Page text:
Why does music move us Reading Answers And Question

The Blog post contains the following IELTS Reading Questions:

  • IELTS Reading Matching sentence endings
  • IELTS Reading Sentence completion
  • IELTS Reading True/False/Not Given

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IELTS reading passage – Why does music move us

Why does music move us?

Roger Highoeld is perplexed as to how the amalgam of sound waves we call music can have such an impact.

A.Sound, at its most elemental, is a pressure wave propagating through air. So how can the combination of sound waves we call music become, as Tolstoy put it, “the shorthand of emotion”? Or, to rephrase the question, how can mechanical vibrations have such a major impact?

B.The author of The Music Instinct, Philip Ball, contends that the key is not in the notes themselves, but in our own imaginations. At a recent session I co-organized with him at the Royal Institution, he highlighted the extent to which contemporary popular music takes as much concentration as classical composers such as Bach and Beethoven. 

C.Regardless of one’s musical preferences, the brain must work hard. The astounding harmonics-packed richness of a note played on a piano or flute will suddenly collapse in your head, allowing you to perceive only a single note rather than a forest of Overtones, due to your mind’s incredible talent for pattern recognition.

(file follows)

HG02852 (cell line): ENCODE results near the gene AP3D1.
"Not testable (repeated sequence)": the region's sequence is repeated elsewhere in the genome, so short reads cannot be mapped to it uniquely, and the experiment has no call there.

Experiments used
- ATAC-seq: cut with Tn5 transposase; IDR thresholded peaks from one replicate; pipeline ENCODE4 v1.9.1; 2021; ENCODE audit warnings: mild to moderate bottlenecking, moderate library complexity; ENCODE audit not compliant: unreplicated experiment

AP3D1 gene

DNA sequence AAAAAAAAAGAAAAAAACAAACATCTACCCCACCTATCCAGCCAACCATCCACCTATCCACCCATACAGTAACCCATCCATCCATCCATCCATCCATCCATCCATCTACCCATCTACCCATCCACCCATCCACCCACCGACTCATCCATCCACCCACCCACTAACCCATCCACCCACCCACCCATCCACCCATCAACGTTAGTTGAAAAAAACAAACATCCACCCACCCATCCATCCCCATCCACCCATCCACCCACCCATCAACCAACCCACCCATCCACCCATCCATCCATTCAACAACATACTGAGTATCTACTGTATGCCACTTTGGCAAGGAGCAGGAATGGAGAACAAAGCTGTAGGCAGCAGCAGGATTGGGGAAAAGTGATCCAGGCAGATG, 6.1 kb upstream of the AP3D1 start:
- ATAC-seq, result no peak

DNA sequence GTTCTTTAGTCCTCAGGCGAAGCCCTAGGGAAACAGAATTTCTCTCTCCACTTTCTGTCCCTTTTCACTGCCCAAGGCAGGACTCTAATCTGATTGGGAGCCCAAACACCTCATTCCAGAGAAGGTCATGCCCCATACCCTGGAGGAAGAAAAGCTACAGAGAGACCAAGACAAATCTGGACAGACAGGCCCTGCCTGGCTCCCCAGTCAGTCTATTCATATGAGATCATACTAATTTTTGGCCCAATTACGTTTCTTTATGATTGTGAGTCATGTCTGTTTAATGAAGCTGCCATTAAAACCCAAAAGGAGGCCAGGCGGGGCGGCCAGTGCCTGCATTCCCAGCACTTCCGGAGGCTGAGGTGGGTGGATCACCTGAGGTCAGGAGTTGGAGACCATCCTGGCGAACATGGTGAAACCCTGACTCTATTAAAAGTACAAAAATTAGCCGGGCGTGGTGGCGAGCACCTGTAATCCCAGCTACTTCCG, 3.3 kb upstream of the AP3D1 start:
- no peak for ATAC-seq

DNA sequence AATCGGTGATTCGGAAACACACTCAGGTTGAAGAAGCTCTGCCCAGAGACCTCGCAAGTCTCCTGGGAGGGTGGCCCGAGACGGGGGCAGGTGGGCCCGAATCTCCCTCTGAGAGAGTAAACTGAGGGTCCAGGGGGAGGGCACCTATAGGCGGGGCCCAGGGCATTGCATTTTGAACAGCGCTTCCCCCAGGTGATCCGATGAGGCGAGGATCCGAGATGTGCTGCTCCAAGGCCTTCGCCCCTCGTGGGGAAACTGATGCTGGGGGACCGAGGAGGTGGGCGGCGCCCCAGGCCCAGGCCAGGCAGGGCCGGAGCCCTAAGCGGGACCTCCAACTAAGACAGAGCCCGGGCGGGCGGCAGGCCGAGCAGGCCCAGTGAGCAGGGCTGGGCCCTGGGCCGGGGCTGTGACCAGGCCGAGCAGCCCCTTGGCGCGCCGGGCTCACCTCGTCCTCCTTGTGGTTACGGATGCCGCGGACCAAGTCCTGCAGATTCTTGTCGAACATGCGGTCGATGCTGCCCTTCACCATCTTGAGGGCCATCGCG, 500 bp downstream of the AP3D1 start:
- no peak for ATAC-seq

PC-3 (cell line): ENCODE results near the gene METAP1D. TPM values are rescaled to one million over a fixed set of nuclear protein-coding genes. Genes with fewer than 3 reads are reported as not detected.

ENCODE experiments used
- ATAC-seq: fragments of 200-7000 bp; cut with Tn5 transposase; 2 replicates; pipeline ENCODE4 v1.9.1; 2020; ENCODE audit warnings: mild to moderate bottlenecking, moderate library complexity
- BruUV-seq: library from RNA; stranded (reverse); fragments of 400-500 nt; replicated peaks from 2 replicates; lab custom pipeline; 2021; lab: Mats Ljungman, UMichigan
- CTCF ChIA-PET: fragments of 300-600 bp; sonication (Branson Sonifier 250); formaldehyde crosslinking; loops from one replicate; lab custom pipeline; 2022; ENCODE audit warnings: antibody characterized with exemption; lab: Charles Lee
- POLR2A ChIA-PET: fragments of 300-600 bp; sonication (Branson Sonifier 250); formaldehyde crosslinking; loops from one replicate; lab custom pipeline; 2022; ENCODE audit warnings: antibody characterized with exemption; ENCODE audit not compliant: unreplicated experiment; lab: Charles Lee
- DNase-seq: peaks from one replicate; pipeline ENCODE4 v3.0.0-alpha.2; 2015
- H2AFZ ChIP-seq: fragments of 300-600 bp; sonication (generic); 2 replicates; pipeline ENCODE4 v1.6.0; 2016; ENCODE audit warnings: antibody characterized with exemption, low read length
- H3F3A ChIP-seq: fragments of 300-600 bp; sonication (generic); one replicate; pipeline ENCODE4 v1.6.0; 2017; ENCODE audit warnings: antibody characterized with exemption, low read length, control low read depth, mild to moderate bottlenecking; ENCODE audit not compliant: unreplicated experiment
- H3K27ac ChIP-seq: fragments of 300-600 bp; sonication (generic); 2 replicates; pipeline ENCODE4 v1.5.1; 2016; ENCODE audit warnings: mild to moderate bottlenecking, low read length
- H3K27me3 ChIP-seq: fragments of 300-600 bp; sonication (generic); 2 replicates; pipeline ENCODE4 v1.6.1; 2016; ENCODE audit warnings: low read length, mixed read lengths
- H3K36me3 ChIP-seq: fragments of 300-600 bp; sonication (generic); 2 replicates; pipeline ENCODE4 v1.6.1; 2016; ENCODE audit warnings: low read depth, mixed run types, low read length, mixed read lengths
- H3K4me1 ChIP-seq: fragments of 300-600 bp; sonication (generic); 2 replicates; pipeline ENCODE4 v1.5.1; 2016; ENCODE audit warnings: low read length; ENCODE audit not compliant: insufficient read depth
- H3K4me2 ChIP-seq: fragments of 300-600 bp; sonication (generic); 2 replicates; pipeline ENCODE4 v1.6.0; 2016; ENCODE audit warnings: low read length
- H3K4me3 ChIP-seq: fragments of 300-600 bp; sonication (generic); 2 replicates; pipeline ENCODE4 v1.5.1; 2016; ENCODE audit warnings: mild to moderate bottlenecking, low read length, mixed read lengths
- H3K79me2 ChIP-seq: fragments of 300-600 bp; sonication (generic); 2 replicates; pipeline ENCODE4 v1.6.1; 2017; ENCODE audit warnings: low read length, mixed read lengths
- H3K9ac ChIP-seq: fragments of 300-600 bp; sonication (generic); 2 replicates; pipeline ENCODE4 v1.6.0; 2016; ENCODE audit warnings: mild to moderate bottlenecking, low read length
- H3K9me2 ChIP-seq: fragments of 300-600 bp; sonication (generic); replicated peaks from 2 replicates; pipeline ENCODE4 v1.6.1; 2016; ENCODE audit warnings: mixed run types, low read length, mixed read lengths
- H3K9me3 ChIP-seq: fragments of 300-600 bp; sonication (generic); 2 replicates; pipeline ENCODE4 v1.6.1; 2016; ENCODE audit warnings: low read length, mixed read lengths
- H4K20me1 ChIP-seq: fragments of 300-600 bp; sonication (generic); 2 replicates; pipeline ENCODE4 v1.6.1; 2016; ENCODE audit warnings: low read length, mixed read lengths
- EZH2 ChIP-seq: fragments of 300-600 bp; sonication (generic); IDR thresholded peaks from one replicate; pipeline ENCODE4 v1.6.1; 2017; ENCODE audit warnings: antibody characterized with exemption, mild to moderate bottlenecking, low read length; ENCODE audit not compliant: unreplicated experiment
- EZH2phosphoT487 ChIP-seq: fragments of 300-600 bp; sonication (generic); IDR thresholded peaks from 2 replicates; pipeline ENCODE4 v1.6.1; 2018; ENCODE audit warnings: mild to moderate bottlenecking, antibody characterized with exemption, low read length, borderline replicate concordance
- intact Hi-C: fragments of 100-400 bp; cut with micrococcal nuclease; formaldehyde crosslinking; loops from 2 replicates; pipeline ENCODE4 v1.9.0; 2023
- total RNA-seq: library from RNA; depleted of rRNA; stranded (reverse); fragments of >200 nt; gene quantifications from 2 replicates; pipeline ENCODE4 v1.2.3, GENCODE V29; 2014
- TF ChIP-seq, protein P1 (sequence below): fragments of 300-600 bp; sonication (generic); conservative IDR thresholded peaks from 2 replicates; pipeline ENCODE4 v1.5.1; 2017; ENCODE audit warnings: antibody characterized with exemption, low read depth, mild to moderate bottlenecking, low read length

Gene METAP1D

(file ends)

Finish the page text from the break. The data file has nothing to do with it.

D.My acquaintance stated that people are hardwired to seek order and that music facilitates the recognition of these patterns. We are packed with a variety of mental shortcuts to assist us to interpret the world around us. These rules represent the neurological mechanisms that enable us to classify and comprehend musical sounds.

E.Medical imaging has demonstrated that the questioned brain activity does not occur in isolation. Different musical aspects stimulate distinct parts of the brain. The temporal lobe processes melody and pitch, the hippocampus retrieves musical memories, and ‘rhythm-processing circuits’ are recruited to conduct motor responses.

F.Curiously, when the brain encounters nonsensical sentences, it emits the same signal of confusion that it emits when the grammar of music sounds incorrect or when chords in a piece of music do not complement one another. The octave, the gap in which one note is exactly twice as high in frequency as the one preceding it, occupies a special position, according to research examining our responses to musical patterns.

G.However, Harvard University’s Steven Pinker describes music as “auditory cheesecake,” therefore the essential question is whether or not the human brain is designed to process it. According to him, the pleasure that our brains derive from sounds is completely accidental. The hearing system evolved to process a variety of stimuli.

H.The unfortunate truth may be that we simply do not know. We do know, however, that our upbringing has a substantial effect on how we develop a taste for music. A few years ago, Philip Ball discovered that music appears to have a national character, most likely due to the rhythms and cadences of the numerous languages spoken in each situation. Composers in the English tradition frequently employ rhythms and interludes that mirror the English tendency to vary pitch and duration in speech more than the French. According to this criterion, Elgar is frequently utilized as background music for important national pageants, as he is considered by some to be the most “English” composer.